UVic Child Care Services (CCS) will discontinue their After School Care (ASC) program on June 30, 2017, according to a memo released Thursday, June 23.
The ASC program, catering to children ages six to 12 years old, will be phased out as part of renovations to the child care facilities, including Centre 6, which is used for the program currently. Funding for the renovations was approved on April 20, 2016, and amounts to $1 685 000.
Centre 6 will be converted as part of a “major renewal” of the CCS facilities, and will create 40 new full-day spaces for children ages three to five years old — spaces that Jim Forbes, director of campus services, says are in high demand.
Forbes told the Martlet that CCS was “always pressured to increase spaces” for full-day care, and because the ASC program only made use of Centre 6 for a few hours each day, it made sense to discontinue the program when renovations were approved.
The net effect of the conversion will be a greater capacity for full-time care, going from 50 to 90 available spaces — an 80 per cent increase. That works out to 50 000 additional hours of childcare per year, according to Forbes.
“It’s really optimizing tight funds at a time when we can really make a difference,” he said.
However, in a statement to the Martlet, four members of the Child Care Parents’ Advisory Board (PAB) expressed their opposition to program’s discontinuation on the grounds that it leaves parents of school-aged kids high and dry.
“We are concerned that the closure of this program will be an undue hardship to students, staff, and faculty with school-aged children,” says the letter, “and that it will diminish the university’s ability to recruit and retain top students and employees.”
“We strongly support the goal of increasing spaces for children ages 5 and younger, and especially toddler spaces, but this cannot be done at the expense of 45 school-aged children and their families.”
The full statement is included below.
CCS originally planned to discontinue the ASC program at the end of this month, but pushback from the PAB made executives revise that date to Jan. 1, 2017, and finally to June 30, 2017, so that parents had a full year to find childcare options off campus.
Kevin Tupper, UVSS director of finance and operations, said that as the PAB UVSS rep, he wanted to ensure that parents were given that full year’s notice.
Tupper also recognized that the program’s closure may affect some members of the UVSS. “We’ll help staff, students, and UVSS members where possible,” he said.
An open house for those in the childcare community will take place once construction and renewal schedules are determined. UVic community members may contact Forbes with any questions at 250-721-8310 or by email at email@example.com.
Memo released by UVic Child Care Services on June 23:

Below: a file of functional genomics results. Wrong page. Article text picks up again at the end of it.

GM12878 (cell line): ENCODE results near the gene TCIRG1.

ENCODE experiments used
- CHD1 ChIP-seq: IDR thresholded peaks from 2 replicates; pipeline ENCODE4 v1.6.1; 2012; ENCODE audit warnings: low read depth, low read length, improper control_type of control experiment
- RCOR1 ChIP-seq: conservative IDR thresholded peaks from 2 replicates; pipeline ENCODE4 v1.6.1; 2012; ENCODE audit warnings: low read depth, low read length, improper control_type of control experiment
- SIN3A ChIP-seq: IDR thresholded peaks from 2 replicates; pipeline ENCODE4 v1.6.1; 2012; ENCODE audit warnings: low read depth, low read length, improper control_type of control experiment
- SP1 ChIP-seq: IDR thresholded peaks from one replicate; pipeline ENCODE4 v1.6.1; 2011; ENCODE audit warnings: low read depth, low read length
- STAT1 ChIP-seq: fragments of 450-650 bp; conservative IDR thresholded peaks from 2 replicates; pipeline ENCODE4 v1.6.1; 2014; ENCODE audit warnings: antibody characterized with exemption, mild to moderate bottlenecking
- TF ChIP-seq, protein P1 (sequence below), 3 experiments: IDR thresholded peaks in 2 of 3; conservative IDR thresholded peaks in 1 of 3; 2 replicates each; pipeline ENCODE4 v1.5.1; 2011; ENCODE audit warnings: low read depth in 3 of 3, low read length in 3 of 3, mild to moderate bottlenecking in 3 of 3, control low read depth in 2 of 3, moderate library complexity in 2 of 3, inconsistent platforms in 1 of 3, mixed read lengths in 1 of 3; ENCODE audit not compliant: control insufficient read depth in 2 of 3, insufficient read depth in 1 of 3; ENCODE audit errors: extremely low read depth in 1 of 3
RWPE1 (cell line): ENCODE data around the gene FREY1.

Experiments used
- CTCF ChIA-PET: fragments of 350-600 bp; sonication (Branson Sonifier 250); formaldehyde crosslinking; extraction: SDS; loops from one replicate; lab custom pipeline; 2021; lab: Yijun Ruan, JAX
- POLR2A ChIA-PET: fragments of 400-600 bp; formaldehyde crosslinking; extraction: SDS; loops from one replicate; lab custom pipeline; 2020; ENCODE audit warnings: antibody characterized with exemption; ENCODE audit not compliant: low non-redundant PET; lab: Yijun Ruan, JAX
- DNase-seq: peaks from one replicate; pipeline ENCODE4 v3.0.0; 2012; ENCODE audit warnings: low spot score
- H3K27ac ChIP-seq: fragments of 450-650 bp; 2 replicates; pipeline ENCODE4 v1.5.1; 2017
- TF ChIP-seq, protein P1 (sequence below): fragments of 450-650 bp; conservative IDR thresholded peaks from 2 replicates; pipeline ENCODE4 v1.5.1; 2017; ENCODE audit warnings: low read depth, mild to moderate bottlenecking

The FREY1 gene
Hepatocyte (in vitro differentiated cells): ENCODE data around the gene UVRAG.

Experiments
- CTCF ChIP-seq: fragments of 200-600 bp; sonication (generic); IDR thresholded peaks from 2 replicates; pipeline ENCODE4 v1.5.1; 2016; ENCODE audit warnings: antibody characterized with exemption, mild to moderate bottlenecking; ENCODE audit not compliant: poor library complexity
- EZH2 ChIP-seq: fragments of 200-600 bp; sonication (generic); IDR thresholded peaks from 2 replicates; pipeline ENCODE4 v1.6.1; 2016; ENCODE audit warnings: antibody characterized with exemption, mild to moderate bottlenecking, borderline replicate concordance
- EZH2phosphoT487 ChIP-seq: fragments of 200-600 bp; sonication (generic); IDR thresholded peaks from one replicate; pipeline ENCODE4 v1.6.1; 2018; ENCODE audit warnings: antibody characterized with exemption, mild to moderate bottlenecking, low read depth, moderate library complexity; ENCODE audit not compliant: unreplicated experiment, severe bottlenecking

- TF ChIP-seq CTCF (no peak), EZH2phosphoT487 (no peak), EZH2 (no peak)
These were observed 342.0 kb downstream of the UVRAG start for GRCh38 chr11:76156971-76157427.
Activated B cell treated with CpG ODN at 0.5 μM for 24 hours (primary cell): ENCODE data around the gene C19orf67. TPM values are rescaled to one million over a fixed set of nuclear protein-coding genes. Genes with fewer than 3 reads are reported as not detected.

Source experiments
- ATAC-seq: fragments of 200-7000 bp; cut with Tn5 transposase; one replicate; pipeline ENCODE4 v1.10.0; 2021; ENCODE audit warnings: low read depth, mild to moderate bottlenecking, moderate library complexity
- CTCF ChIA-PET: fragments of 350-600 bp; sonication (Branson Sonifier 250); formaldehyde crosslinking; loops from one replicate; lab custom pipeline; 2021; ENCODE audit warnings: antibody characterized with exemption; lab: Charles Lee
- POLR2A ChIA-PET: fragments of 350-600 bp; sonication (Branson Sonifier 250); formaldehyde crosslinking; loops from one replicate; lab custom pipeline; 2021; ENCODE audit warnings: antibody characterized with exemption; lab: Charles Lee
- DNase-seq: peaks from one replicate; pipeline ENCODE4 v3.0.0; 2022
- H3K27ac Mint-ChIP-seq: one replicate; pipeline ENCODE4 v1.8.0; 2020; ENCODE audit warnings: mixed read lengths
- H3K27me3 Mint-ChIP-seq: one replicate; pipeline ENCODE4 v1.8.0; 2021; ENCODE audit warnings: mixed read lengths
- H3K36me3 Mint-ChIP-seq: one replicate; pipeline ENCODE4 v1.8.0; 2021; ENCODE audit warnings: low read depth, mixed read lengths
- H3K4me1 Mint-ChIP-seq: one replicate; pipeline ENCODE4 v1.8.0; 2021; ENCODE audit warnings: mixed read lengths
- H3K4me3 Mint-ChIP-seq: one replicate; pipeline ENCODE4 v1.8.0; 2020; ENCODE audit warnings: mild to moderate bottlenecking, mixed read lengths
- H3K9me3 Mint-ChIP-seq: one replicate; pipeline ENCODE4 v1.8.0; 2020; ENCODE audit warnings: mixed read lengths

Statement from members of the UVic Child Care Parents’ Advisory Board:
We would like to go on record as strongly opposing the discontinuation of the after school care program. We are concerned that the closure of this program will be an undue hardship to students, staff, and faculty with school-aged children and that it will diminish the university’s ability to recruit and retain top students and employees. The after school care program represents an essential cornerstone in the university’s support of working parents and fills an important need for out of school care in the community. Both Frank Hobbs and Campus View elementary schools have extremely long wait lists for out of school care, and it is not at all clear that parents will have any other options for care if Centre 6 is closed. This will adversely impact the financial, educational, occupational, and social well-being of the affected families and will place an undue hardship on parents who rely on the university for support in managing what is often a very difficult work-life balance. This closure will also put us out of step with our peer institutions, such as UBC and SFU, which provide after school care to their campus families.
We strongly support the goal of increasing spaces for children ages 5 and younger, and especially toddler spaces, but this cannot be done at the expense of 45 school-aged children and their families. We would be willing to support the transfer of Centre 6 from its current location to another location on campus to allow the current building to be renovated to accommodate younger children. However we would only support this plan if a new facility was first identified on or near campus to provide ongoing after school care.
Most importantly, any decision on such an important topic should include not just the parent advisory board but also other key constituents, including the families currently in or applying to be a part of the Centre 6 community.
Erica Woodin – Centre 6 representative Parents’ Advisory Board
Tine Lathouwers – Centre 6 representative Parents’ Advisory Board
Vittorio Cheli – Centre 3 and GSS representative Parents’ Advisory Board
Jaclyn Davidson – Centre 4 representative Parents’ Advisory Board